I was diagnosed about 5 years ago but think I’ve been in denial for the first few, then I lost my dad to Parkinson’s in December 2013 & my whole world fell apart. People say you don’t die from Parkinson’s but that’s not true. It’s an evil disease which snuck up and took my wonderful wee dad, dragged him under & took part of me with it. I spent the majority of the following year in a bubble. It’s been over 2 years now (terrifyingly enough) and I stayed in that bubble but somewhere in amongst everything else the reality of my own illness started creeping in and a 2nd lot of ‘mourning’ landed on my weary shoulders with the realisation that life as I knew it was forever altered. Fast forward a few more months and add on the 3rd dose of ‘mourning’ as I now have to face the fact that I am no longer able to continue doing the job I’ve been doing for the last 20 years (I was a TV camera operator)! 20 years is a long time to be doing the same thing, so the thought that that is now no longer an option is a total shock to the system! What the f… do I do now? Add to that the fact that my long term relationship is going nowhere and the chances of me being able to become a mum anytime soon – if at all are pretty remote and the result is me feeling like I’m buried in a whole heap of ‘life’s quicksand’ and not sure how to get a good grip on anything – not the best, strrrrrresss! Basically, it means I can completely understand how you’re feeling! I’m still searching for my ‘coping mechanism’, but a recent wee ray of hope for me was stumbling across this site (which happened when I was up all night a couple of weeks ago struggling to breathe) during my latest chest infection & was lookin for reassurance online that I wasn’t goin to keel over and die! It’s an amazing feeling to finally realise you’re not alone. Maybe knowing that can help give me enough of a boost to help drag me out of the ‘quicksand’ I’m in and start seeing the positive things in life again…fingers crossed! Thanks for sharing Leslie and good luck on your journey 🙂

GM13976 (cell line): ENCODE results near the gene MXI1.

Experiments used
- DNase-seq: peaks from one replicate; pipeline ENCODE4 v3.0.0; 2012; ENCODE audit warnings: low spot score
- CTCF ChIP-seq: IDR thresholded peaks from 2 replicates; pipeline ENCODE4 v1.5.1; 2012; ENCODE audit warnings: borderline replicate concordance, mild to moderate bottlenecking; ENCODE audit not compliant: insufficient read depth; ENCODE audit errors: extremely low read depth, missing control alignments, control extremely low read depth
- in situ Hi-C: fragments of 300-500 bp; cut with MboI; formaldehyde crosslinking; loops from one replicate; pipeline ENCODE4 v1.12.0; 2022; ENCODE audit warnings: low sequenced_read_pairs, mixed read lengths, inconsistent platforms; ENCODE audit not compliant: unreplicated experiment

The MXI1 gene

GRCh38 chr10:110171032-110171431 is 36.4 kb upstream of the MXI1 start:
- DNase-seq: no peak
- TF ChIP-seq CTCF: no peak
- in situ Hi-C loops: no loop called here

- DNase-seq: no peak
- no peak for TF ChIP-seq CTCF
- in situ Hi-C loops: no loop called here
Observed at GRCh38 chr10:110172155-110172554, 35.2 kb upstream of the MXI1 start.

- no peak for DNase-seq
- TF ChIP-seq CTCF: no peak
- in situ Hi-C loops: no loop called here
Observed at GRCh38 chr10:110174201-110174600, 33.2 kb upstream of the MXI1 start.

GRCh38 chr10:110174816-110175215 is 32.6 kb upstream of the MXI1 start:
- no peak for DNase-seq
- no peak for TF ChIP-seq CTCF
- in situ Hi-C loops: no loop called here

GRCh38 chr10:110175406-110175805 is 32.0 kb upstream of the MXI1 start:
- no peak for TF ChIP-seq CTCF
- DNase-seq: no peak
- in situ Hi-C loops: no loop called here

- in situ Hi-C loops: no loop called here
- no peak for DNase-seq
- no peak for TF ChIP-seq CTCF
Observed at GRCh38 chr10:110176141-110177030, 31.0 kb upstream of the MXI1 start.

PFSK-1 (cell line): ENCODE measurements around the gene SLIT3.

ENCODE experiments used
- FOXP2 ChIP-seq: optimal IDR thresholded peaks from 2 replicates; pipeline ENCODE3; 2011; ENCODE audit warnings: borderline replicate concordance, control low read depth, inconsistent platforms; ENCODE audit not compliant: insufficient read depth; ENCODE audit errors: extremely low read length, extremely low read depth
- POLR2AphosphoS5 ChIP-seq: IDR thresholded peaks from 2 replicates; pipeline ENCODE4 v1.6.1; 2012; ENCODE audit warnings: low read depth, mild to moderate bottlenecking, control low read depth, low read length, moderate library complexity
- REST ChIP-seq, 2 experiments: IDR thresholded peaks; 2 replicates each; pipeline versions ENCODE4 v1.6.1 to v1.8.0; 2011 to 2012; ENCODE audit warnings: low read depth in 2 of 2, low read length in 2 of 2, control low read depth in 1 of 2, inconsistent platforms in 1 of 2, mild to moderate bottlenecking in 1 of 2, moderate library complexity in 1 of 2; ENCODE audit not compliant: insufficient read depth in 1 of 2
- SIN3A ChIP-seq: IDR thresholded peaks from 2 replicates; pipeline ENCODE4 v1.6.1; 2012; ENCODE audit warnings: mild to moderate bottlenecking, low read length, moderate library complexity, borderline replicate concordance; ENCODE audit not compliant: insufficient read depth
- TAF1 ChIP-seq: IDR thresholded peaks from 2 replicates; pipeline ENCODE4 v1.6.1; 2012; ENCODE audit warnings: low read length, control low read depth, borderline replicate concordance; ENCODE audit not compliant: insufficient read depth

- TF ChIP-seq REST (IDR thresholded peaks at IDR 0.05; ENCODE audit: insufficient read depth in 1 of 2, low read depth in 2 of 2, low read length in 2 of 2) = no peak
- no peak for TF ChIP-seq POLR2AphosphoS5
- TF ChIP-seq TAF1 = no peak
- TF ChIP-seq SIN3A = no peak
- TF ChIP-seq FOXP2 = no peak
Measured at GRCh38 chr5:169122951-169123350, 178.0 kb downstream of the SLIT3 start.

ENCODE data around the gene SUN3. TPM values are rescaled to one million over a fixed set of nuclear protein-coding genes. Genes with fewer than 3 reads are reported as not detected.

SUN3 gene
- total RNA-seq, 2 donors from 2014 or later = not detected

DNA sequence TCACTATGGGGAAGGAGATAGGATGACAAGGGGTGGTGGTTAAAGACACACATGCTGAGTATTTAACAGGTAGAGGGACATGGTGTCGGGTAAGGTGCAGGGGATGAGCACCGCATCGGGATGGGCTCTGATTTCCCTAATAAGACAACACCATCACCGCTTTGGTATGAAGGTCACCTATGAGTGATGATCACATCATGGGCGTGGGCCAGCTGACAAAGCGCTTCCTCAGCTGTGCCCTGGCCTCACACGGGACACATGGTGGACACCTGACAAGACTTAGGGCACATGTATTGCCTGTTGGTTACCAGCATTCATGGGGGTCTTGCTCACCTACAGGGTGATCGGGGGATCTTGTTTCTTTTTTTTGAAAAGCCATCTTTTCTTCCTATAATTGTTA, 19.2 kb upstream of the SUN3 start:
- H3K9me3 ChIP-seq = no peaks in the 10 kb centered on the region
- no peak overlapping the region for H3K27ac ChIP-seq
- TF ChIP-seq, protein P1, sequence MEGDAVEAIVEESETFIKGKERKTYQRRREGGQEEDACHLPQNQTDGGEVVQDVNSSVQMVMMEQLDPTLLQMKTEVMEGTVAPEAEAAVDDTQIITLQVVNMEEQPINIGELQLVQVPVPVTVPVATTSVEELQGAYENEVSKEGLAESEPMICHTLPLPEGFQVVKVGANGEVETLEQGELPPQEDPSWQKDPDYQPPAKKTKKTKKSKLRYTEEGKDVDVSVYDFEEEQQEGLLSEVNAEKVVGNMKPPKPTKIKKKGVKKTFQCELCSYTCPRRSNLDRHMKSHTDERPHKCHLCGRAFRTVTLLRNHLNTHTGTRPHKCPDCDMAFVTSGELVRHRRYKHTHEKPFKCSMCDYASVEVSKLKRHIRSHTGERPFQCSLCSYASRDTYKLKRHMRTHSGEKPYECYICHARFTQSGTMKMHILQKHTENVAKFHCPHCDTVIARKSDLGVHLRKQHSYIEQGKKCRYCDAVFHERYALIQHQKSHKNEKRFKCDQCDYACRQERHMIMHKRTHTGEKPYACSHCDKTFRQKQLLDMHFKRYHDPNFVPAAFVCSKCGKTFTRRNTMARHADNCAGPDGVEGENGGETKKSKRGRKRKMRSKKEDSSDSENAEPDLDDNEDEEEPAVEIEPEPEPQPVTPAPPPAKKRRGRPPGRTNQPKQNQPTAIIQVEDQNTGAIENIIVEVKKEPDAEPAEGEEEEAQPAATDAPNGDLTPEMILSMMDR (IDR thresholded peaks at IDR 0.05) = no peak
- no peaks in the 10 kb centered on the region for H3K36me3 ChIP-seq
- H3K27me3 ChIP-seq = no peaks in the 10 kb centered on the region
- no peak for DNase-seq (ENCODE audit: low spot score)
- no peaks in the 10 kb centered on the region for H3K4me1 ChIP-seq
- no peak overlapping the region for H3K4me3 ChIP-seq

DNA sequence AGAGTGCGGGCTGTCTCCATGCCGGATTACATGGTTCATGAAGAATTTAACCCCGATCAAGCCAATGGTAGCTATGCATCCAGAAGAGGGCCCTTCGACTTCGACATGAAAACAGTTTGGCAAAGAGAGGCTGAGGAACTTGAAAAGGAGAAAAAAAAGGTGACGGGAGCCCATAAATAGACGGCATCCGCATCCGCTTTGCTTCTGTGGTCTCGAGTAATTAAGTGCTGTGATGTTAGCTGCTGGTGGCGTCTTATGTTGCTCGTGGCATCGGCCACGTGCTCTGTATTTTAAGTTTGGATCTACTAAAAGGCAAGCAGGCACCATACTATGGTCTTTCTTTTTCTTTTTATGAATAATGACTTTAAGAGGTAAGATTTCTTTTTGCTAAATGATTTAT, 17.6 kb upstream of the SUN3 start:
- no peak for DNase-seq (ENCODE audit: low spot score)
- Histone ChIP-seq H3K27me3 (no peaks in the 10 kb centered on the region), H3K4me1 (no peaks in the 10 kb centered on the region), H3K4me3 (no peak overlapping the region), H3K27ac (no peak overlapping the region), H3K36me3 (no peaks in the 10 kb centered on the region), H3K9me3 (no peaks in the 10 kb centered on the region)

5. Jillian S moderator says: